Emotions based on personal opinions are tricky. It clouds judgment and action. Yet they also spark the best creative ideas and passion. It is complex. Professionally (personally too), you just need to strike a balance.

– What is the objective?

– What are the major focus of this particular agenda for you to be able to come up with the right conclusion?

– Why do I feel this way, and is this feeling important to the matter?

– Did I really understand what has been discussed?

– Should I ask for more questions to reassert?

Judgment is a very strong word. But it always comes up anywhere. You can’t avoid it as much as you could try so why not just manage it? Just make sure that you won’t embarrass yourself in the process– or you should. It is, after all, a good mistake to learn from.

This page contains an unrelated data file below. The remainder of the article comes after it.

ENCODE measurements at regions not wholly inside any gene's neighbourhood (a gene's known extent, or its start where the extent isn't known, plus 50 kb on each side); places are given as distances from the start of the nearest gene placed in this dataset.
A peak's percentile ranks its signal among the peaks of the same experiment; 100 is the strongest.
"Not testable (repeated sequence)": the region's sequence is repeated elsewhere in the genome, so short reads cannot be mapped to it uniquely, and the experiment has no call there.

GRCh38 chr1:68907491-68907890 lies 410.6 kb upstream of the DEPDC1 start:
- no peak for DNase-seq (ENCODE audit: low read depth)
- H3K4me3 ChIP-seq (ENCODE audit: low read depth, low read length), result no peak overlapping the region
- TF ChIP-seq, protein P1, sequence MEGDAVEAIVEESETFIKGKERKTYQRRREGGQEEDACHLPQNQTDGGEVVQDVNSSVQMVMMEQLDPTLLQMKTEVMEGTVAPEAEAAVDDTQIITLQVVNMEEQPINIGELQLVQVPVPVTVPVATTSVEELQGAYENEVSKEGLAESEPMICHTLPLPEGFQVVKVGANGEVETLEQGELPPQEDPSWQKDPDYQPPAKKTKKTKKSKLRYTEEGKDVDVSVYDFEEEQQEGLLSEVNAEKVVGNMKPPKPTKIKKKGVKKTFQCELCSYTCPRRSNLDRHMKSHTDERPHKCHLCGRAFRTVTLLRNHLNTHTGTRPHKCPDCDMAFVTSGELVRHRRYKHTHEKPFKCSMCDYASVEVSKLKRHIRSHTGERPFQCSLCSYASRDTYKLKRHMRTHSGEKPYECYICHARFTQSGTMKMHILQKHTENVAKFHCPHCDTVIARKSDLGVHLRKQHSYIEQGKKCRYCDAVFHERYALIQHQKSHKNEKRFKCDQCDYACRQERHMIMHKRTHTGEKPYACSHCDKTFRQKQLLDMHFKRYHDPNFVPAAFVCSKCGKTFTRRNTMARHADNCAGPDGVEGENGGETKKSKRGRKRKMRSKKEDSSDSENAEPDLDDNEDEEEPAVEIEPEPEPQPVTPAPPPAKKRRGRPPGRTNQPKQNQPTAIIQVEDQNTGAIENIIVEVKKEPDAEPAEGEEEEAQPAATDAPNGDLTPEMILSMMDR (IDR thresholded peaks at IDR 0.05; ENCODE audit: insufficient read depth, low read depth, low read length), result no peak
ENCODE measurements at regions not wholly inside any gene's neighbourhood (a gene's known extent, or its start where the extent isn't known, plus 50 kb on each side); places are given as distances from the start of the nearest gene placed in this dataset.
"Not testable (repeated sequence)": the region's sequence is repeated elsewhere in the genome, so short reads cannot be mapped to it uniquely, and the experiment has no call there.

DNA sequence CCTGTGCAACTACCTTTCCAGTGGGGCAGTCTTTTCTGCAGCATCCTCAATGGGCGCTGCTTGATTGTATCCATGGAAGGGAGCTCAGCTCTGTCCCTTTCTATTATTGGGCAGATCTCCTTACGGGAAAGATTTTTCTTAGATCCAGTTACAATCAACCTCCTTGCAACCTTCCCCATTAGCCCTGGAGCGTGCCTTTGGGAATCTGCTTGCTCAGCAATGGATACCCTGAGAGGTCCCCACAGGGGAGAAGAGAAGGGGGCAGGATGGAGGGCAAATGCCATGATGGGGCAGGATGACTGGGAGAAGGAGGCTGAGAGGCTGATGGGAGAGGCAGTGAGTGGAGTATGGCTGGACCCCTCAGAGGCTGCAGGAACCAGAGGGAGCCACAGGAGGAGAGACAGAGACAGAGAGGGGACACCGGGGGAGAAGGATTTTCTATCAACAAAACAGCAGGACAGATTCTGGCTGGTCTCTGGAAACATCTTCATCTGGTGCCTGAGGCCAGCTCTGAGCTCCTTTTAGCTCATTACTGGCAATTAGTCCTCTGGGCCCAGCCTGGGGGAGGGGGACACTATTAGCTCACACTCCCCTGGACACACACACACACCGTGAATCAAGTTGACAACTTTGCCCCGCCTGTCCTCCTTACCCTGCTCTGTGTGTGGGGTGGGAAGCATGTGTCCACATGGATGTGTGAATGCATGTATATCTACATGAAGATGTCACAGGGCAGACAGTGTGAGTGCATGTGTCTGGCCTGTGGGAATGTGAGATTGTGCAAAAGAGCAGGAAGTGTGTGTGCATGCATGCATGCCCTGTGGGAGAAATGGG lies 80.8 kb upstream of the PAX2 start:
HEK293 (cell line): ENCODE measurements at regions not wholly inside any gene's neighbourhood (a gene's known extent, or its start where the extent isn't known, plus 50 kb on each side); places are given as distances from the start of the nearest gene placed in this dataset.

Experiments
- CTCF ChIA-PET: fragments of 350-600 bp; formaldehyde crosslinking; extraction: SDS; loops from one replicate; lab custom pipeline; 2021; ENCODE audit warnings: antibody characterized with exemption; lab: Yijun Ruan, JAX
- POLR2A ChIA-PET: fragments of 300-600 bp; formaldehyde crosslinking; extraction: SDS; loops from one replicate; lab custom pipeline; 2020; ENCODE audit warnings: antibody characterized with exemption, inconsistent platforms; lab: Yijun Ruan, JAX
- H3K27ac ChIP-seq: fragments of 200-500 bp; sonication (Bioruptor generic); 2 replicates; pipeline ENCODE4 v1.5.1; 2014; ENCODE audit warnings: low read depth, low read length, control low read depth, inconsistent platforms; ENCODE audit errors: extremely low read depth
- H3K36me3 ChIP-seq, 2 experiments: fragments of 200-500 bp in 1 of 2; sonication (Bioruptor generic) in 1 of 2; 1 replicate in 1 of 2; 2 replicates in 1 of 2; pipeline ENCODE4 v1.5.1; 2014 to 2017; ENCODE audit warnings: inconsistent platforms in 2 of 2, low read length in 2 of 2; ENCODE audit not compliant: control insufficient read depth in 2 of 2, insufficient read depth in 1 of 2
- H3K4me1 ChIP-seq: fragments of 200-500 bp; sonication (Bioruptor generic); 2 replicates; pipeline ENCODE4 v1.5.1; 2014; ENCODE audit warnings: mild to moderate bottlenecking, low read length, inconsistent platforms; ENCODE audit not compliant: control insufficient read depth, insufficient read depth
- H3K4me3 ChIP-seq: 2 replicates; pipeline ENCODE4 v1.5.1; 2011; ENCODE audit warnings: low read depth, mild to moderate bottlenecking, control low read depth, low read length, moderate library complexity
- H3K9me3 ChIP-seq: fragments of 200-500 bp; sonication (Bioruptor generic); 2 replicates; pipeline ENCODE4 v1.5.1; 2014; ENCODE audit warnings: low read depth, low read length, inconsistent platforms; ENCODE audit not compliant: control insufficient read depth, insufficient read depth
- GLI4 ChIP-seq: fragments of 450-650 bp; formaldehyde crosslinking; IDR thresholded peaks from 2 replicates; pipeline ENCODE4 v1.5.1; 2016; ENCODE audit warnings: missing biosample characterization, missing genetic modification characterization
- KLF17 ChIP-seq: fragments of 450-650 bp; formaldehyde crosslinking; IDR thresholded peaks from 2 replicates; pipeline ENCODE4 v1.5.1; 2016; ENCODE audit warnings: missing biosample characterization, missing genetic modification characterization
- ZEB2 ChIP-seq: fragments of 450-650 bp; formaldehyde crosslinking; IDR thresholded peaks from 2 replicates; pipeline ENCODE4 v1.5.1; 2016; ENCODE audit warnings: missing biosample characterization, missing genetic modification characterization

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Instinct is the gift of experience. The first question you have to ask yourself is, ‘On what basis am I making a judgment?’ … If you have no experience, then your instincts aren’t any good.

Malcolm Gladwell

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*This will be a series.

Affirming Validations of Seeing You In Person.

I’d like to share with you the full version of my recent published contribution http://meettoday.org/wishronquillo/

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I have attended a pop-up shop cocktail event – during Valentines – hoping to meet and say hello to one of the people in the magazine industry that I admire. I truly believe that these influencers deserve to know how great their works are, motivating and inspiring people around them. Most thrive through feedbacks and criticism, as humans who need certainty to validate their goals on why they do what they do. An encouragement from his colleague to approach him gave me a go-signal that he is what everyone think he is.